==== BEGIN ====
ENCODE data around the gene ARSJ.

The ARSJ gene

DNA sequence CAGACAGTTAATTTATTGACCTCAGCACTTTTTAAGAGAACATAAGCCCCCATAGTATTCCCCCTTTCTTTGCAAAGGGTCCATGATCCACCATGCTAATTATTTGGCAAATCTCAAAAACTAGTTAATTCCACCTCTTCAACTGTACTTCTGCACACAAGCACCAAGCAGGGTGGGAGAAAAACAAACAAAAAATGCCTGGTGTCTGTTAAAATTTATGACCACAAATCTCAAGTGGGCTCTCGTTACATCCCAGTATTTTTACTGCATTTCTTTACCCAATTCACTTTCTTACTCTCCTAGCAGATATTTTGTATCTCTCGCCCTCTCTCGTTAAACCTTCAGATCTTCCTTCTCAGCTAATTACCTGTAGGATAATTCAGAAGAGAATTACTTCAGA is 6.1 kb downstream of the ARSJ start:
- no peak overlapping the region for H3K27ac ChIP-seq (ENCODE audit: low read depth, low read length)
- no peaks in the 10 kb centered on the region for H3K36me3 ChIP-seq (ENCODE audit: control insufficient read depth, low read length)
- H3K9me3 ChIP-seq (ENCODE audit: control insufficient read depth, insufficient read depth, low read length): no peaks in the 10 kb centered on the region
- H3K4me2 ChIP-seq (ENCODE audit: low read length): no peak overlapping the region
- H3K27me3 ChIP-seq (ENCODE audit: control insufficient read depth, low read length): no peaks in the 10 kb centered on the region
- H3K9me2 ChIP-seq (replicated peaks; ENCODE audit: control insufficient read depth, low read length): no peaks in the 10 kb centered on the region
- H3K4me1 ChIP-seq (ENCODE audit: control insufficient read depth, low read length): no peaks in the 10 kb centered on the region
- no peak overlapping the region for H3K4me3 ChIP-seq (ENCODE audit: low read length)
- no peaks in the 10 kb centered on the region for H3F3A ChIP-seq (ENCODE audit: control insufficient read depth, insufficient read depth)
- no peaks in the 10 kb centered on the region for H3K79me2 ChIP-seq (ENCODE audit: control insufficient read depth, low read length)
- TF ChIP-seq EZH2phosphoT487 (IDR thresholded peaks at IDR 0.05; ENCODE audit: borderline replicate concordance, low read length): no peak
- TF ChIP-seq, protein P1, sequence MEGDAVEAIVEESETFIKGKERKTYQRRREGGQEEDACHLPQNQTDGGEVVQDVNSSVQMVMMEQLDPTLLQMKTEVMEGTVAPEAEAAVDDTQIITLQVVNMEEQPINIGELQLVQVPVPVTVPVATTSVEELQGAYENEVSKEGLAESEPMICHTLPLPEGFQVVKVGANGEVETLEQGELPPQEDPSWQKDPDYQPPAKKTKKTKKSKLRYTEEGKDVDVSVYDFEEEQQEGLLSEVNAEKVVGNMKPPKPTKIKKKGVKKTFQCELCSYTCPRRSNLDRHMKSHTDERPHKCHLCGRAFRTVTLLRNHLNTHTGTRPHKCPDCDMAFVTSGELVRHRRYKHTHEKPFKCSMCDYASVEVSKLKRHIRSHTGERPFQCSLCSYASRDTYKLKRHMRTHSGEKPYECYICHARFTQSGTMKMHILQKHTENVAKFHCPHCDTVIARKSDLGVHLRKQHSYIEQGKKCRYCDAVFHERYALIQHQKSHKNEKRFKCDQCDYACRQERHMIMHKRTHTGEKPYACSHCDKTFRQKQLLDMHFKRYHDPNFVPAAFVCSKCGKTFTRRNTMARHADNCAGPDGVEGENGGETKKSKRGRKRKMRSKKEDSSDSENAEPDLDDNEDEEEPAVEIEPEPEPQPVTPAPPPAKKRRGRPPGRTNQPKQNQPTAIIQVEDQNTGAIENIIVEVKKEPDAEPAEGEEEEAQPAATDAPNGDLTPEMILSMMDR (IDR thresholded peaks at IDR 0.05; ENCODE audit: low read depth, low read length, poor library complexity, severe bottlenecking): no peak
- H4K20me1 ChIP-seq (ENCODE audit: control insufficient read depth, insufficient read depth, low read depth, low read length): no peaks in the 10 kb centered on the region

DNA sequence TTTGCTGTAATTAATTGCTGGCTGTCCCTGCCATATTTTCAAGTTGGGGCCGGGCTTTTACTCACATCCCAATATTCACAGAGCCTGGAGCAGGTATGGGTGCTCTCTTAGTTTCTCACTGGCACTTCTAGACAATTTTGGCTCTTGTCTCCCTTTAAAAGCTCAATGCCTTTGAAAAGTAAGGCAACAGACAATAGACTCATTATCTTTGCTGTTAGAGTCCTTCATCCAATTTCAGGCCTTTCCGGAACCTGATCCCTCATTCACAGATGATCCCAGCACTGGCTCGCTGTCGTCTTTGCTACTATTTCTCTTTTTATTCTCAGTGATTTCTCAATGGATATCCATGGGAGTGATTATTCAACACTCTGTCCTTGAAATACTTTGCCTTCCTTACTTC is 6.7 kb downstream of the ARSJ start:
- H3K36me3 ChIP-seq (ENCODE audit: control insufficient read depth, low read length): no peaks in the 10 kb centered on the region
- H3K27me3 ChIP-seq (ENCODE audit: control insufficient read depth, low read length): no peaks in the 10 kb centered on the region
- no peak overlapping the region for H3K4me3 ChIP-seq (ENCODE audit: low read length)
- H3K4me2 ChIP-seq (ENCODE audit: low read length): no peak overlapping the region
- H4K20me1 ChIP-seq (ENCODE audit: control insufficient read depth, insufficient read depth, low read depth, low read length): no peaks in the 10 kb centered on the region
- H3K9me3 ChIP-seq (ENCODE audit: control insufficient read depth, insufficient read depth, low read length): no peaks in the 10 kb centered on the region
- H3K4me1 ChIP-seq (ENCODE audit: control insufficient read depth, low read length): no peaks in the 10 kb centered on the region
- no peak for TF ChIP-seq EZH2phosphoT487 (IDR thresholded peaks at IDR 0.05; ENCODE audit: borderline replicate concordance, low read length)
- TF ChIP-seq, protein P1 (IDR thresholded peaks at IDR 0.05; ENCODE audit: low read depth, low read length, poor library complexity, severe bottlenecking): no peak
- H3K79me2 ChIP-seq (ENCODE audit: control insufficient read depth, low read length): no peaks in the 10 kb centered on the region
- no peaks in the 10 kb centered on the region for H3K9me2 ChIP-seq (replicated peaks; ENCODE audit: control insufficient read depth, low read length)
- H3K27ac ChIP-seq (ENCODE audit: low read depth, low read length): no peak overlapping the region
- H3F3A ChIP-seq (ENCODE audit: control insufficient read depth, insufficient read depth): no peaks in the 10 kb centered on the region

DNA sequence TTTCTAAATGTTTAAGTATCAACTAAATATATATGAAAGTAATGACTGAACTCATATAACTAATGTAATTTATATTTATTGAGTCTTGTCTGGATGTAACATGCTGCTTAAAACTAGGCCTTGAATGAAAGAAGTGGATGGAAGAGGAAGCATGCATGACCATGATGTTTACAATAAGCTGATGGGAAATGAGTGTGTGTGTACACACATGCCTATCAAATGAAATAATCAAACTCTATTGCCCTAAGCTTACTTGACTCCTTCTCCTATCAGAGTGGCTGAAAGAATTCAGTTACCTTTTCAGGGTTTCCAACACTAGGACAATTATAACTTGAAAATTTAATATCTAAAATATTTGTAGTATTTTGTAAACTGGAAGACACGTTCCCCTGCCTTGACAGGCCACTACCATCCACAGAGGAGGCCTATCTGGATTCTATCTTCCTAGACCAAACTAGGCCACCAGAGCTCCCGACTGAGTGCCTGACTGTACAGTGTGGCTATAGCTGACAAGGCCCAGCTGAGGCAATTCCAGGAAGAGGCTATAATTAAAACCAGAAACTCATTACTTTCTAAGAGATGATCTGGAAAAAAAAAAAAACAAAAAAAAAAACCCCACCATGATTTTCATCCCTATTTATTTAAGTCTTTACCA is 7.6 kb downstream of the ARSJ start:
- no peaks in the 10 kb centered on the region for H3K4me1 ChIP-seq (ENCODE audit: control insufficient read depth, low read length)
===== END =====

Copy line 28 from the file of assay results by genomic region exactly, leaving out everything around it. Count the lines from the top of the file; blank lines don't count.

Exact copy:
- no peaks in the 10 kb centered on the region for H3K9me2 ChIP-seq (replicated peaks; ENCODE audit: control insufficient read depth, low read length)